Gasket vs. O-Ring: Which Seal Should I Use?

When it is time to replace a seal, knowing the differences between a gasket vs. o-ring is essential for the application to function as designed. Each type of mechanical seal is used in numerous applications ranging from engines, motors, machines, and pumps to cylinders, piping, valves, tools, equipment, and so on. Both gaskets and o-rings serve similar purposes—to effectively join and seal mated surfaces between parts to reduce friction, resist pressure, and prevent gasses, fluids or lubricants from exiting and entering between mated surfaces.

O-Ring MaterialsDespite these similarities, there are fundamental differences between the two. Most obviously, the two sealing devices vary significantly in appearance. The size and shape of each are vastly different. One look will tell you that they are not interchangeable parts. The various functions a particular seal must accomplish are determined during an application’s design phase. In other words, each seal, whether gasket or o-ring, is designed for a specific application to function in a particular environment. In addition to design considerations, the seal must be made of certain materials that hold the necessary properties for the seal to perform as designed. Design and function will largely determine whether a gasket or o-ring is right for you.

Should I Use a Gasket or an O-Ring

Selecting a Gasket

Gaskets are designed to insert between two surfaces and mate them together to form an airtight seam between one or more stationary component parts. Thus, gaskets are flat and must consist of malleable material—the functionality of gaskets relies on the required compressive force to prevent the emission or absorption of unwanted fluids, liquids, or gasses that could result in part failure. Though flat, gasket shapes, sizes, and dimensions vary considerably to adhere to the design of the mated parts or joints.

While some gaskets are rounded and circular, others are oblong, square, rectangular, triangular, grooved or Kammprofile, spiral wound, crescent-shaped, and even jacketed—whatever shape is needed to meet the design requirements.

Though materials for gaskets are as varied as their design considerations, the material must be pliable to conform to the mated surfaces and hold the mechanical properties to meet the application requirements. Elastomeric polymer materials like nitrile, Viton, neoprene, and silicone are ideal for either high pressure or, in the case of the latter, extreme temperature applications. However, many gasket applications call for foams, corks, composites, and metals, depending on the mechanical properties required for the application.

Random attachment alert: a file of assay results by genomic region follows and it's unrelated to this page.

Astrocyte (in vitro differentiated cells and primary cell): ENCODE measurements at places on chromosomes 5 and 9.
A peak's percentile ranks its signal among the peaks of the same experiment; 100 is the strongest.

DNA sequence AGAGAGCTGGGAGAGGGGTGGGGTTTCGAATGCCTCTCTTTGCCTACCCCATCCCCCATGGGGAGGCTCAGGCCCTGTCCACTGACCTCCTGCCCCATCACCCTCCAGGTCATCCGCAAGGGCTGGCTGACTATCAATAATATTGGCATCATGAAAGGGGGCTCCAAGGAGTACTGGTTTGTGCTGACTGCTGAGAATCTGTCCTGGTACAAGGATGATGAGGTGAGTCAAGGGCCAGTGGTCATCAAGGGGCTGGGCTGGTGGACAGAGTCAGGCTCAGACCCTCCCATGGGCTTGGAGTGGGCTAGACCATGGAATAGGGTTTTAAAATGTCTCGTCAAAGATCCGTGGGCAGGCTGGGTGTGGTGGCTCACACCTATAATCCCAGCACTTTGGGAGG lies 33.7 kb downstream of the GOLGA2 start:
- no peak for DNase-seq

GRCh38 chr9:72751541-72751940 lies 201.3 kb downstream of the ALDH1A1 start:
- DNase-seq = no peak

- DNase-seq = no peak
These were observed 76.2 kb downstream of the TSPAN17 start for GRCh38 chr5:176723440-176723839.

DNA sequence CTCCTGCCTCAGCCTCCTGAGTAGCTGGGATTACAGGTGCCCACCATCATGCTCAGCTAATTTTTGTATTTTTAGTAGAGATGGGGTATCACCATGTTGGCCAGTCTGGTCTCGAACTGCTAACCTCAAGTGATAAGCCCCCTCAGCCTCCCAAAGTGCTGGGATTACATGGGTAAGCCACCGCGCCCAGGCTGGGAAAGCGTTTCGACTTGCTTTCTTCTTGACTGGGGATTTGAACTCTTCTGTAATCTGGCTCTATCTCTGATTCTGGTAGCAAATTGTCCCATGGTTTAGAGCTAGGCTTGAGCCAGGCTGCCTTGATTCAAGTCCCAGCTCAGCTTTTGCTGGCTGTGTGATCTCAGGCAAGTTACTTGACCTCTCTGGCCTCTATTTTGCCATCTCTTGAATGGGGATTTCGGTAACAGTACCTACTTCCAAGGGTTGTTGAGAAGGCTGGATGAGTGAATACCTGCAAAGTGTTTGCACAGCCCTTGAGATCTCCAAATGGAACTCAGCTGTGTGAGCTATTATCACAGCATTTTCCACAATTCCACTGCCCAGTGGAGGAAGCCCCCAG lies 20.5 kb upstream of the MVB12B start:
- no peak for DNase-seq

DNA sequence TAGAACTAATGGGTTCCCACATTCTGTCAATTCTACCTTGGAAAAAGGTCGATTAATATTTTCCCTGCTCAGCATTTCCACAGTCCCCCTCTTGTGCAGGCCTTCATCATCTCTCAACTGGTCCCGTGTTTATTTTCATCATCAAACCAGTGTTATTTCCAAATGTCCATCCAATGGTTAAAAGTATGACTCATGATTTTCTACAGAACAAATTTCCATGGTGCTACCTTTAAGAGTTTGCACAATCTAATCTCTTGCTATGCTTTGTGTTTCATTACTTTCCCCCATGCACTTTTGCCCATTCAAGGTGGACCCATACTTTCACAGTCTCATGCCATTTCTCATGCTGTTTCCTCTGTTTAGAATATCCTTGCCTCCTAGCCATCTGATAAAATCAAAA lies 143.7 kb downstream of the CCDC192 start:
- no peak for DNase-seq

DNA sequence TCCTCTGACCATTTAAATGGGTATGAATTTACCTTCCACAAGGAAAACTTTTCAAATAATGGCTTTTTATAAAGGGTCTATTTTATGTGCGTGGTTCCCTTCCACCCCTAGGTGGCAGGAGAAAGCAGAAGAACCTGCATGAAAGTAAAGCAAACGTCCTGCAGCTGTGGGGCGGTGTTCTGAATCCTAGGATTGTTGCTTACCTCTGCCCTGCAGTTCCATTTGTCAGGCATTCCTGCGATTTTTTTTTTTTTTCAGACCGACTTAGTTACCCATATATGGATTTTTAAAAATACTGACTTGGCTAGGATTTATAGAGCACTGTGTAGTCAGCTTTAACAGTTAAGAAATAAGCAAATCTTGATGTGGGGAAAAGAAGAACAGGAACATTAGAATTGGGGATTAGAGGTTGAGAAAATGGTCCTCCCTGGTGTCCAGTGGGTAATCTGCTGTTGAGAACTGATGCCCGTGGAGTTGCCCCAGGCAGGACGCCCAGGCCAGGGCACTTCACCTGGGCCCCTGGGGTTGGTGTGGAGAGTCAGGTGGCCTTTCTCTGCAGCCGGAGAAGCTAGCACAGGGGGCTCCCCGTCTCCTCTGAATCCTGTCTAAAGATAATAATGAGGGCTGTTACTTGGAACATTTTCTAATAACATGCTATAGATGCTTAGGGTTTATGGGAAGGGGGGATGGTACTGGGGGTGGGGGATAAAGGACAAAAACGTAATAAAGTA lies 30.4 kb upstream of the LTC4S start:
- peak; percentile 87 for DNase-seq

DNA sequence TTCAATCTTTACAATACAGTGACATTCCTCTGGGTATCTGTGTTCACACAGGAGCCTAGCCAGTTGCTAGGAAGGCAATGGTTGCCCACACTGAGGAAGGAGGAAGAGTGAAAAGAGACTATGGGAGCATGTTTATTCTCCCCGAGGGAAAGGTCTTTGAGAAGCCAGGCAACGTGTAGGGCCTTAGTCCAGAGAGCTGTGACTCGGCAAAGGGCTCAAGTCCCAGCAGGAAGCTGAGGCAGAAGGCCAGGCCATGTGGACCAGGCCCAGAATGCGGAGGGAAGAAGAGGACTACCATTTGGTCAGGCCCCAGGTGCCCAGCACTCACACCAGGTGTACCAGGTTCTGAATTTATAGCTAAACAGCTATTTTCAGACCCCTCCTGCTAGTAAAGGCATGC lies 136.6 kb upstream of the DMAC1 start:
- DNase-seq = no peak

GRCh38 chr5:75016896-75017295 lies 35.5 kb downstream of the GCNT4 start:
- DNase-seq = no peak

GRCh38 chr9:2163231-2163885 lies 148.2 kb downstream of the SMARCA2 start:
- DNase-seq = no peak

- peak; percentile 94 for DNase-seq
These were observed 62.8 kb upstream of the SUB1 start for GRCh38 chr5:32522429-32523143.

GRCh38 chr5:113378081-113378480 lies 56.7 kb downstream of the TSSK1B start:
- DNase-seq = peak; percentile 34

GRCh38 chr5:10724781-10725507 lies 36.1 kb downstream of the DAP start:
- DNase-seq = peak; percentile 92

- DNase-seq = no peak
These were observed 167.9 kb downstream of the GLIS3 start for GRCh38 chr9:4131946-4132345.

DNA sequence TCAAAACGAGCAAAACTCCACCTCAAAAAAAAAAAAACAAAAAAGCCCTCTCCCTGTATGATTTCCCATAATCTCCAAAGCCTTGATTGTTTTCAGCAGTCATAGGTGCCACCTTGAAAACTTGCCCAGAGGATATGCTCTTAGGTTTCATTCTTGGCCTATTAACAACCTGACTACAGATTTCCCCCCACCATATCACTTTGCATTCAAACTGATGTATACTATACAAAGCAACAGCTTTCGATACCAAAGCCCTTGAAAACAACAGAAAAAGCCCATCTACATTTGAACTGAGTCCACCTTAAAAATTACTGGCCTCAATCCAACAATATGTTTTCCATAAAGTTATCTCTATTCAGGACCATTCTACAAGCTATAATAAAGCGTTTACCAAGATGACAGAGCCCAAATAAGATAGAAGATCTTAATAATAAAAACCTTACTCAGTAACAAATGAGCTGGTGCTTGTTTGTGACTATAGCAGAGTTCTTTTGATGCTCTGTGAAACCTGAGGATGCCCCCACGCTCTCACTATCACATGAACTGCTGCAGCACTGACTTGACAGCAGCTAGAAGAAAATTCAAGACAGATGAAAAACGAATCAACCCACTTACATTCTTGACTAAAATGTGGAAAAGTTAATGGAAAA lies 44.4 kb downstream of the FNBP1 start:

Selecting an O-Ring

As o-rings are a type of seal, they are, by definition, a variety of gasket that serves similar functions as other gaskets. Nonetheless, the key characteristic of an o-ring, as the name implies, is its toric, doughnut-like shape. Sometimes referred to as a packing joint or toric joint, the only design distinctions for these circular, hollow-centered, mechanical seals are size, thickness, and dimension. O-rings typically fit into a groove at the interface where two rounded surfaces are joined together. The seals can also be used in static or dynamic applications, such as jet engines and automobile engines. Their torus shape allows for easy installation over or between such cylindrical-shaped components as pipes, faucets, and hoses.

As with gaskets, o-rings are made of elastomeric polymers like nitrile rubber, silicone rubber, and fluoropolymers. When selecting an o-ring for an application, it’s essential to factor in not only its operating conditions and the type of environment it will function in but what kind of oils, solvents, and gasses the material is compatible with. Knowing how the material will hold up in certain temperatures or under severe pressure is vital to prevent product failure.

In fact, regarding the latter, pressure and temperature considerations concerning design features will influence which type of seal, gasket or o-ring, is better suited for an application. O-rings can maintain their integrity under high pressure, some exceeding 5000 PSI (pounds per square inch). Usually in servicing engines, pipes, pumps, valves, shafts, and couplings to secure oils and fuels, refrigerants and fluids, or gasses, vapors, and water. As for gaskets, due to their flat surfaces, they are commonly used in extreme temperature applications. Think engine seals for cars, trucks, tractors, jets, outboard motors, etc. Gaskets are also used in such applications as electronics, electrical motors, generators, and electronic and telecommunication devices.

When considering a gasket vs. o-ring, design, and function will determine which seal is better suited for an application. To further assist you in selecting the right seal for your application, contact one of the professionals at Manufacturer’s Rubber and Supply.

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